This miraculous invention, this draw-string'd, snug device:

Let the weather do its worst to me, the wind let it blow twice

As strong and fierce and bitter, still its penetrating chill,

As I pedalled 'cross the country, to my rump could do no ill:

Through Herts and Cambs and Beds and Warks, West Midlands and Northants -

The warmest parts within me were the parts within my pants.

The honest folk at Ashwell, each still warmly wrapped in bed,

Had they woken would have marvelled as through their little town I sped

Past their gables hung with icicles, their step-stoned pond iced o'er,

To see me still unfrozen, as the mercury sank lower.

So onward I to Hinxworth, up and over the A1

And down again the other side to Langford - Oh, the fun

Of racing on my bicycle between the hoary trees

Off the ridge to Cardington, my legs a blur of knees

Pumping, piston-like, my pedals, leaving Bedford in my wake

Heading northward now, through Bromham, and on my right, a lake

Upon whose frozen surface the geese ungainly slid

But my woollen mat beneath me kept me warm as 'twere a lid.

Easton Maudit, Castle Ashby, the villages slipped by

Then Cogenhoe and Houghton and Northampton seemed to fly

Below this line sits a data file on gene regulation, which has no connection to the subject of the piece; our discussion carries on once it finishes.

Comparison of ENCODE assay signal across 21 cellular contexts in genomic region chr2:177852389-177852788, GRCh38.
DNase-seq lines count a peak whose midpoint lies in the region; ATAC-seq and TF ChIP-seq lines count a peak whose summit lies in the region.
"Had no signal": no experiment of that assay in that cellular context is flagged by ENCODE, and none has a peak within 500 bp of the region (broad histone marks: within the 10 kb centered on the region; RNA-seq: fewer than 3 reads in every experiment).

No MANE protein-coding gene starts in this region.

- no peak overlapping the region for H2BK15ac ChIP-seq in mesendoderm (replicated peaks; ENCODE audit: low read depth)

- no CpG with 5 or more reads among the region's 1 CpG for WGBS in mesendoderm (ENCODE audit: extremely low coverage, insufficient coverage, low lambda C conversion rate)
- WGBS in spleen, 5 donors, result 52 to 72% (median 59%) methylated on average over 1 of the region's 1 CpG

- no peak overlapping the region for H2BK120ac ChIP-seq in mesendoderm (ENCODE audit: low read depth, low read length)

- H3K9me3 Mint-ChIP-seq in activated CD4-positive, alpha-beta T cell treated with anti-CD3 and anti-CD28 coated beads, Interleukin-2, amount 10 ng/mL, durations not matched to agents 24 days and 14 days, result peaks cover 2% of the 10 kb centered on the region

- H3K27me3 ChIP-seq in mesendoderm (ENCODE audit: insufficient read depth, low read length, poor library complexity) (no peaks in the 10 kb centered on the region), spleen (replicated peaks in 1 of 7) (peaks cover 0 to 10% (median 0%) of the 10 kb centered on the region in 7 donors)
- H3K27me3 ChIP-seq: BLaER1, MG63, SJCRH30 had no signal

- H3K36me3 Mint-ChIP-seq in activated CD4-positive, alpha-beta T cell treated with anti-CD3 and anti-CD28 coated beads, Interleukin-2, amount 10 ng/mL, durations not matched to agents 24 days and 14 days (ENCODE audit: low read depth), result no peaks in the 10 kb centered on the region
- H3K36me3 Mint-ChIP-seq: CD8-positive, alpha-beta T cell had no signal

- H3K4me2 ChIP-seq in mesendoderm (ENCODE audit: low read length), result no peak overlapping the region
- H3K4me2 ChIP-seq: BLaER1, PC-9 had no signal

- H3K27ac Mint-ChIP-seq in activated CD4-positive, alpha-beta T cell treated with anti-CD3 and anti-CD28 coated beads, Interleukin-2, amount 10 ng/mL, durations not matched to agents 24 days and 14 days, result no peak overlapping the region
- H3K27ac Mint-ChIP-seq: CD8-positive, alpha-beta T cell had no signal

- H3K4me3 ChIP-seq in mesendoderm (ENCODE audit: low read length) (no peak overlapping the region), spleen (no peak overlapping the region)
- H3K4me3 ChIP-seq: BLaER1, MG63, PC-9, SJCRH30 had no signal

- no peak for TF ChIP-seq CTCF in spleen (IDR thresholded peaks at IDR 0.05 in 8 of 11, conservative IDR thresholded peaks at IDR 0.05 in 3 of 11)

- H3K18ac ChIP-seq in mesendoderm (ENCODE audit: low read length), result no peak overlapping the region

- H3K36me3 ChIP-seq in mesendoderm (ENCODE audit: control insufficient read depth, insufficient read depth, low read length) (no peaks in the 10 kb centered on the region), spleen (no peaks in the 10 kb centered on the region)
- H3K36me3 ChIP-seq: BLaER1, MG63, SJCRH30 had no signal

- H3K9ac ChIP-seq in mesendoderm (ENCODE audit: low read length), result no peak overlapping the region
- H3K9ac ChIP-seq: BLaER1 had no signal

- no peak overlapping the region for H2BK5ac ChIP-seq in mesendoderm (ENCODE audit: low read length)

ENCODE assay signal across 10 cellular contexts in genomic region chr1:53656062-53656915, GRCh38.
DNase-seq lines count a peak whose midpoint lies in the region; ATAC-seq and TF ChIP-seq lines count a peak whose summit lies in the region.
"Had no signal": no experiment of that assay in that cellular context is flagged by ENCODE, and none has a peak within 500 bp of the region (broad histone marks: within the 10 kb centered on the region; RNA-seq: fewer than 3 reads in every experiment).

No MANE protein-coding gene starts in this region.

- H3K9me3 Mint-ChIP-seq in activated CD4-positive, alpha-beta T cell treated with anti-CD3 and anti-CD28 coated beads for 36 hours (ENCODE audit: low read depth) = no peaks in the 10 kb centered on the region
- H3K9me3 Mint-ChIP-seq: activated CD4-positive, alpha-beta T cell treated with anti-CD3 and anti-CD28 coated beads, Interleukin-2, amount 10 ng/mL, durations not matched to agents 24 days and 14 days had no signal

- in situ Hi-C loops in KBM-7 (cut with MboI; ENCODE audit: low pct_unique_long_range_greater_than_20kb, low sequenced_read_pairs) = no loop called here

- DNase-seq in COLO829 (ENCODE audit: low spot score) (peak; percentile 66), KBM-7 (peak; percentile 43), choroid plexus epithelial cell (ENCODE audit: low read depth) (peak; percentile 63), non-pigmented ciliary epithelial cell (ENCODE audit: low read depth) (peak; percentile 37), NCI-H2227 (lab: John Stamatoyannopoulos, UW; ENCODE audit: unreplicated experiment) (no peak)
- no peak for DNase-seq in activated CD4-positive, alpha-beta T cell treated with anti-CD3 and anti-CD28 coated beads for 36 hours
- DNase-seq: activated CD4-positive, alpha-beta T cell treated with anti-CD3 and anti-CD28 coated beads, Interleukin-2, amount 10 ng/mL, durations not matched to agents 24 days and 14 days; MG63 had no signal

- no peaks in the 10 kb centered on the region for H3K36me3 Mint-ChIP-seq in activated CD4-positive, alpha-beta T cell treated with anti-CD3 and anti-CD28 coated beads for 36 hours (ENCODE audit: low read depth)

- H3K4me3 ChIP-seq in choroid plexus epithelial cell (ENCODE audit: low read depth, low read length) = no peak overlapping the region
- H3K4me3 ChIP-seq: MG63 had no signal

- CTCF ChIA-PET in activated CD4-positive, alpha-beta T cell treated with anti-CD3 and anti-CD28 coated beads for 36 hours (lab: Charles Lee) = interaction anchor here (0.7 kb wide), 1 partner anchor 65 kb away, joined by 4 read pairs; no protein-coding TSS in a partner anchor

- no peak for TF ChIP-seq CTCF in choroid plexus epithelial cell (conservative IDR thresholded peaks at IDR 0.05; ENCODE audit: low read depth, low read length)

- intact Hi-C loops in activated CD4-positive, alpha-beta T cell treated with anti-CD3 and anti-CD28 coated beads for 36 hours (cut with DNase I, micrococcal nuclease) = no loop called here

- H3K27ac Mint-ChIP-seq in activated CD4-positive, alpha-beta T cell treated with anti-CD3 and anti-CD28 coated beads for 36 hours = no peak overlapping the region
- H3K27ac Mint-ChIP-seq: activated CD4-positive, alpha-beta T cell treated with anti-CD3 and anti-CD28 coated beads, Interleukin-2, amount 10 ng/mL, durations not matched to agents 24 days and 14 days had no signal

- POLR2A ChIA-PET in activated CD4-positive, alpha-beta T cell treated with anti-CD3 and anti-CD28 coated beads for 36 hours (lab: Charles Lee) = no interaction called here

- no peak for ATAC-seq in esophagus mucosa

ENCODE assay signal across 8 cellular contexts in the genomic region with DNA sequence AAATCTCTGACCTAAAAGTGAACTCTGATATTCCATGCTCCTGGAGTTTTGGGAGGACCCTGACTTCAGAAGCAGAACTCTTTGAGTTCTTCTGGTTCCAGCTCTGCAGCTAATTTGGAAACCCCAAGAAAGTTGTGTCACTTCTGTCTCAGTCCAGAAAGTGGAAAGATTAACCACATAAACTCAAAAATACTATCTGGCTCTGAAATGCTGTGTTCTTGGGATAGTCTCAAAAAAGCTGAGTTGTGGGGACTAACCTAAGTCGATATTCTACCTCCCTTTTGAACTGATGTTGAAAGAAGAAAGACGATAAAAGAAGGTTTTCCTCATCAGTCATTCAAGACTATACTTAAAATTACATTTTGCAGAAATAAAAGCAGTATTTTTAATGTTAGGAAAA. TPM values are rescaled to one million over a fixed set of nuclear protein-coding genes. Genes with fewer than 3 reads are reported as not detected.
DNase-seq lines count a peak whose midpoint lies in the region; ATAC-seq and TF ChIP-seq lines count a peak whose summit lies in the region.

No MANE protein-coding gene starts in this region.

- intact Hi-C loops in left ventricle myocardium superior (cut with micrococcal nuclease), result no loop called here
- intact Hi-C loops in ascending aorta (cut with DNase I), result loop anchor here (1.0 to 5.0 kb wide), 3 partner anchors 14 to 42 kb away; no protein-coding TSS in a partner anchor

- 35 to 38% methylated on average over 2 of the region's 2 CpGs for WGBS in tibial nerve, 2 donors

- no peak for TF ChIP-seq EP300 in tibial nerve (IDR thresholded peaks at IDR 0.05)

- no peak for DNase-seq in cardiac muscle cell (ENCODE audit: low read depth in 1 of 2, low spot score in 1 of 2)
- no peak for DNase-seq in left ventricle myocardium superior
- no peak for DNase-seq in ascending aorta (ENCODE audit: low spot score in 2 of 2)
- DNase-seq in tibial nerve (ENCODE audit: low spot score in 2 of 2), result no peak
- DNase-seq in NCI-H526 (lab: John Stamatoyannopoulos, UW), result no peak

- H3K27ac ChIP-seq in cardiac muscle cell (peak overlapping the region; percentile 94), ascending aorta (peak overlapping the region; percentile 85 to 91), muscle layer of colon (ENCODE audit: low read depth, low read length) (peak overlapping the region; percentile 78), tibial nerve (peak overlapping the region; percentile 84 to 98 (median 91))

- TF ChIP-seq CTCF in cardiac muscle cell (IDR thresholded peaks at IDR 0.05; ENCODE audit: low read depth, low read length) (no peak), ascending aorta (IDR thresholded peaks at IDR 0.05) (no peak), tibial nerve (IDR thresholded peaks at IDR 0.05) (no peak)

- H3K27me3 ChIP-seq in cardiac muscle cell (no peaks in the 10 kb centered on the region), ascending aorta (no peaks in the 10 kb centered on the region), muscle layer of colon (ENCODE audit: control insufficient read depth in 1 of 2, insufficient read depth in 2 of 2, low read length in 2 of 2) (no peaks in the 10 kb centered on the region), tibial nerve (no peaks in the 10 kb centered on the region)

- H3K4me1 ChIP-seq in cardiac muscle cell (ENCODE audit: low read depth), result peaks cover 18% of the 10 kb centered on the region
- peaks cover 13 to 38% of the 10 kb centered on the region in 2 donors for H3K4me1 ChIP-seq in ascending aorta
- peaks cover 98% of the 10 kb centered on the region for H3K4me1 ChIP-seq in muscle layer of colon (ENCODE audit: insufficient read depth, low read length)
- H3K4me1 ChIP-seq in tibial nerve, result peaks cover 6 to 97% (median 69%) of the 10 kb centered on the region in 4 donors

Past my wheels, shrouded still in wisps of white

Fog and ice that now, at noon, had long outlived the night.

I stopped to eat my picnic lunch - my strength from hunger waning -

Now as I munched my frozen sandwiches my buttocks were complaining,

For my trusty bottom-warmer coddled still my cycle's seat

And the iron bench I lunched upon drew out too fast the heat.

So I wolfed my vittles quickly as cold numbness seeped to bone,

And soon through Daventry's broad avenues I rushed on fleecy throne,

And I pedalled through the still chill air, my feeling now restored

Past Industry's great bastions: Rail Freight Terminal, and Ford.

Then to Staverton and Shuckburgh, and Napton-on-the-Hill,

Long Itchington and Offchurch, up to Leamington, until